Buy Ross Stores on weakness to its semiannual pivot at $102.56. Earnings guidance was favorable enough for this discount retailer to survive the risk of a 10% tariff on goods from China.
Morgan Stanley put out an interesting note in recent days which broadly outlined a handful of stocks to buy given their robust exposure to SHEconomy tailwinds.If you had to do a double-take there, don't worry. SHEconomy is not a commonly used term in the financial world, or any world for that matter. But, it is a term that you should get comfortable with, and quickly. Understanding the SHEconomy could help you pick winning stocks for the next several years.Broadly speaking, the SHEconomy is the part of the U.S. economy that is driven by women (hence the "SHE"). Morgan Stanley argues that this part of the economy is booming, and driving much more economic growth than the part driven by men. InvestorPlace - Stock Market News, Stock Advice & Trading TipsThey are right. The data here is indisputable (sourced from here and here). There are three big factors at play here: Click to Enlarge * Single women are taking over. The number of single women in the U.S. (never married, divorced or widowed) has grown at a 1.6% compounded annual growth rate since 1990. Single women as a percentage of the total U.S. population, ages 16 and up, has risen from ~23% in the 1990s, to ~24% in the 2000s, to ~25% in the 2010s. * The women workforce is expanding. The number of working women in America, ages 16 and up, has grown at a 1.3% CAGR since 1990, while as a percentage of the total workforce, women have gone from ~43% representation in the 1990s, to ~44% in the 2000s, to ~44.5% in the 2010s. Click to Enlarge * Women's purchasing power is growing. Weekly average earnings for women in the U.S. have grown at a 3% CAGR since 1990 (versus 2.5% for men), while women have gone from earning 30% less than men in the 1990s, to ~25% less in the 2000s, to ~22.5% less in the 2010s.In other words, these are three secular demographic trends that have been in play for nearly three decades. They will remain in play for the next several decades, too, given current societal constructs pushing towards greater gender equality and female empowerment. Click to EnlargeAs such, the SHEconomy will continue to be the "growth" part of the U.S. economy for the foreseeable future, and will provide meaningful tailwinds for companies that female consumers love. * 10 Marijuana Stocks That Could See 100% Gains, If Not More With that in mind, here's a list of eight SHEconomy stocks to buy to play this demographic mega-trend, according to Morgan Stanley. Lululemon (LULU)Source: Richard Frazier / Shutterstock.com One of Morgan Stanley's top SHEconomy stocks to buy is Lululemon (NASDAQ:LULU), and I couldn't agree more with this pick.Anyone who knows the athletic apparel market will tell you that women everywhere are obsessed with Lululemon. Why? It's a fashion statement item in the athletic apparel space. Basically, it's that brand in the athletic apparel space that is the perfect combination of expensive and superior quality to where if you wear it, you're cool.Don't believe me? Believe Piper Jaffray's bi-annual Taking Stock With Teens Survey, which has consistently found over the past several years that Lululemon is one of the -- and often, the single most -- in-demand clothing brand among young female consumers. Or, better yet, believe Lululemon's comparable sales growth rates, which above consistently north of 10% for the past several quarters now.In other words, Lululemon is one of the SHEconomy's most-beloved brands, and the numbers support this. SHEconomy tailwinds should continue to propel Lululemon's revenues and profits higher over the next several years, which should in turn lead to big gains for LULU stock. Nike (NKE)Source: Shutterstock Another one of Morgan Stanley's top SHEconomy picks that I 100% agree with is Nike (NYSE:NKE).Sure, Lululemon is the coolest athletic apparel brand for women. But, Nike is a close second, and Nike is often way more affordable and accessible. Plus, Nike dominates in the athletic performance market, including in the ultra-valuable women's soccer and basketball markets where Lululemon has no presence.More than being a popular brand among women, Nike is a very smart company that understands just how quickly the women's athletic apparel market is growing. That's why they are doubling down on the women's market. * 11 Stocks Under $10 to Buy Now In other words, Nike is not just naturally levered to benefit from SHEconomy expansion, but will doubly benefit from said expansion because management is focused on optimizing the women's opportunity. This combination sets the company up nicely for big revenue and profit growth over the next several years, the sum of which should power NKE stock higher. Ross Stores (ROST)Source: Andriy Blokhin / Shutterstock.com Morgan Stanley thinks the SHEconomy will create sizable tailwinds for discount retailers, and in that group, it names Ross Stores (NASDAQ:ROST) as one of its favorite stocks.I also fully agree with this pick. All consumers love a good discount. Women consumers are no different. Whether they are looking for a last minute dress, want to upgrade their wardrobe on a budget, or are looking for cute, small house decorations, female consumers are constantly finding reasons to visit Ross Stores.The bull thesis on ROST, though, is that this isn't just a girl thing. Guys love Ross, too, whether it be for a last-minute shirt, new shoes or new ties, they also are constantly finding reasons to visit Ross Stores.That's why -- amid the turbulent retail environment that has persisted for most of this decade -- Ross Stores has reported largely positive comparable sales growth with healthy margins and strong profit growth. In response, ROST stock has risen 800% -- yes, 800% -- over the past 10 years.This trend of operational and stock price out-performance will persist. As such, not only is ROST stock a great SHEconomy stock to buy, but it's also a great retail stock to buy. TJX Companies (TJX)Source: Shutterstock In the discount sector, Morgan Stanley thinks that TJX Companies (NYSE:TJX) will similarly benefit from SHEconomy tailwinds over the next several years, and I again fully agree.The bull thesis here is very similar to the bull thesis on ROST. All consumers -- female and male -- love discounts, and are constantly finding excuses to shuffle their way into discount stores like TJX and ROST. On the SHEconomy side, though, TJX has a bigger home furnishings presence than Ross Stores, and this larger home furnishings presence more broadly exposes it to SHEconomy tailwinds over the next several years.So, while I like both ROST and TJX as SHEconomy stocks to buy over the next several years, I like TJX slightly better for its broader home furnishings exposure. * The 7 Best Long-Term Stocks to Buy for 2019 and Beyond Much like ROST, TJX has reported largely positive comparable sales growth for several years, alongside healthy margins and big profit growth. This has led to strong stock price performance, with TJX stock up over 500% over the past decade. All of these dynamics will persist -- big revenue growth, big profit growth and big share price gains -- meaning TJX stock is a great stock to buy and hold for the long run. Ulta (ULTA)Source: Shutterstock What would this list be without including beauty retail giant Ulta (NASDAQ:ULTA)?Perhaps one of the more obvious choices on this list, Ulta is naturally set to benefit from SHEconomy tailwinds because what they sell -- cosmetics -- is exactly what women spend a ton of money on. Indeed, according to a Groupon survey, women spend about 25% more than men on beauty products and services.Also helping Ulta is the fact that an overwhelming majority of its consumers skew young, meaning that these are the consumers who are going to be earning incomes (and spending money) for a lot longer. Ulta seems supported by multiple favorable demographic trends, all of which seem to have long runways.Given these circumstances, Ulta looks positioned to grow revenue and profits at a fairly robust rate for the foreseeable future. At 25-times forward earnings, ULTA stock is priced for some of this growth -- but not all of it. As such, this stock has compelling multi-year upside from current levels. Chipotle (CMG)Source: Shutterstock Morgan Stanley included two restaurant stocks in its list of SHEconomy stocks to buy. The first of those restaurant stocks is Chipotle (NYSE:CMG).I get the thesis here. Consumers are increasingly obsessed with eating healthy, especially female consumers. Chipotle dominates in the restaurant overlap of healthy and affordable. As such, the company has ample exposure to SHEconomy tailwinds over the next few years and those tailwinds -- coupled with other tailwinds, like digital business expansion, new menu innovations and unique marketing campaigns -- should drive robust revenue and profit growth, the sum of which should propel CMG stock higher.That all makes sense. But, that thesis misses the biggest point about CMG stock: it is the most richly valued restaurant stock out there. The stock trades at over 60x forward earnings. That's right. With CMG stock, you have a restaurant stock trading at more than three times the S&P 500 index forward earnings multiple.Sure, bulls will argue that the premium valuation is warranted by big profit growth potential, which is powered by strong comps and a huge recovery in margins. I understand that. I also understand that analysts are modeling for ~20% EPS growth in the long run and that lines up with my modeling, too. A 60x forward earnings multiple for about 20% EPS growth just seems like too much. * 7 Internet of Things Stocks to Buy Now As such, while I get the qualitative SHEconomy bull thesis here, I don't think the numbers add up. Starbucks (SBUX)Source: Natee Meepian / Shutterstock.com The second SHEconomy restaurant stock Morgan Stanley recommends to buy is Starbucks (NASDAQ:SBUX). But, much like CMG stock, I don't agree with a "Buy" rating on SBUX stock.Here's the thing with Starbucks: They are caught between a rock and a hard place long term. Right now, they dominate the retail coffee game, and they do so at high prices. That's rare. Normally, consumer-facing markets have the market share leaders (which have big market shares because of their low prices) and the premium players (which have small market shares because of their high prices). Think groceries, with Kroger (NYSE:KR) versus Whole Foods. Or think fast food, with McDonald's (NYSE:MCD) versus Shake Shack (NYSE:SHAK).The coffee retail market is an exception to this trend. For now. Over time, it will start to look like all those other markets. Indie coffee shops will enter at premium price points and dominate the high-end of the market. Fast casual chains like McDonald's will expand their breakfast offerings and dominate the low-end of the market. In that world, where is Starbucks? Somewhere in the middle -- and I'm not convinced the middle ground will be as big as everyone seems to think it will be.As such, the current 35-times forward earnings multiple on SBUX stock seems way too high to me. I don't see this company as much more than a 10-15% profit grower in the long run. That's pretty much the market-average EPS growth rate, and the market trades at 15x, not 35x, forward earnings. Tesla (TSLA)Source: Vitaliy Karimov / Shutterstock.com Last, but not least, on Morgan Stanley's list of SHEconomy picks is premium electric vehicle manufacturer Tesla (NASDAQ:TSLA).I agree with this pick. But not for the SHEconomy demographic tailwinds. Rather, for the Generation Z demographic tailwinds. In the Generation Z demographic, the most talked about, popular, and relevant car brand is Tesla -- and it's not close. According to TotalSocial data, teens are talking about car brands less and less on social media, with one notable exception -- Tesla, whose daily social mentions rose more than 100% from 2013 to 2018.Tesla is the car brand of choice for most young consumers. That's important, because those young consumers are in the process of growing up. Soon, they'll be earning steady incomes, which will give them enough purchasing power to buy their own car. When they do that, chances are pretty high they will buy a Tesla, given their infatuation with the brand relative to other auto brands. * 7 Retail Stocks to Buy on the Dip Net net, Tesla seems poised to benefit from demographic tailwinds which will increase the company's market share in the auto market dramatically. As that happens, revenues, profits, and the stock price will all move higher in the long run.As of this writing, Luke Lango was long LULU, NKE, TJX, KR, MCD and TSLA. More From InvestorPlace * 2 Toxic Pot Stocks You Should Avoid * 10 Marijuana Stocks That Could See 100% Gains, If Not More * 11 Stocks Under $10 to Buy Now * 6 China Stocks to Buy on the Dip The post 8 SHEconomy Stocks Morgan Stanley Says to Buy appeared first on InvestorPlace.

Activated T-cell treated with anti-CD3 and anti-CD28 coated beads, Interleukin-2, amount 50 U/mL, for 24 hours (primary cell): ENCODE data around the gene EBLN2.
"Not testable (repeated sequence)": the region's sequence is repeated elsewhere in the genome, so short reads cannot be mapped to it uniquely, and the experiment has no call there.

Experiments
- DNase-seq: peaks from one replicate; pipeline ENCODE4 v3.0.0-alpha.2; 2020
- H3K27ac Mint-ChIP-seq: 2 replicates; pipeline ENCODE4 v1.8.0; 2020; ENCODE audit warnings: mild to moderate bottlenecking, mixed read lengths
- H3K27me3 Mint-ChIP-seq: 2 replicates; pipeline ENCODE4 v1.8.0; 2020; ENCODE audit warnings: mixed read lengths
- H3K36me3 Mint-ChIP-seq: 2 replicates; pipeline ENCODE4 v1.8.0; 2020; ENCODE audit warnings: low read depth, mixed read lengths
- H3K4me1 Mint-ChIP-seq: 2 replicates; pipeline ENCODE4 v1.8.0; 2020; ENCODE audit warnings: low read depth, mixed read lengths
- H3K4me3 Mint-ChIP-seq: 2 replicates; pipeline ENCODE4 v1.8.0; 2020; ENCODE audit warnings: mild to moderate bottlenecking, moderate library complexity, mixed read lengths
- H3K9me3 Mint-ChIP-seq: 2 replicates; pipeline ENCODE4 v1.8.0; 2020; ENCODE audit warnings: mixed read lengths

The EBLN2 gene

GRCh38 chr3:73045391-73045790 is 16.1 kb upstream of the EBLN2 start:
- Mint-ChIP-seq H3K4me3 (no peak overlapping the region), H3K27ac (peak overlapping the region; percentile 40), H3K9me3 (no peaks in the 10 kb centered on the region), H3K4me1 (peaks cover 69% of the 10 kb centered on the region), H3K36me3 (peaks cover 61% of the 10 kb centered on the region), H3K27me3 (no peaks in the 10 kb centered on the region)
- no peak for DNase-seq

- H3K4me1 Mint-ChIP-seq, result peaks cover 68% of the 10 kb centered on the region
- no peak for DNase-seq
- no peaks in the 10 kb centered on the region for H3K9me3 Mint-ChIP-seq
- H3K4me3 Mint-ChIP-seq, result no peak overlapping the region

Ross executives say looming plans by the Trump administration to slap 10% tariffs on apparel and footwear made in China have forced the chain to update its earnings guidance for the remainder of the year.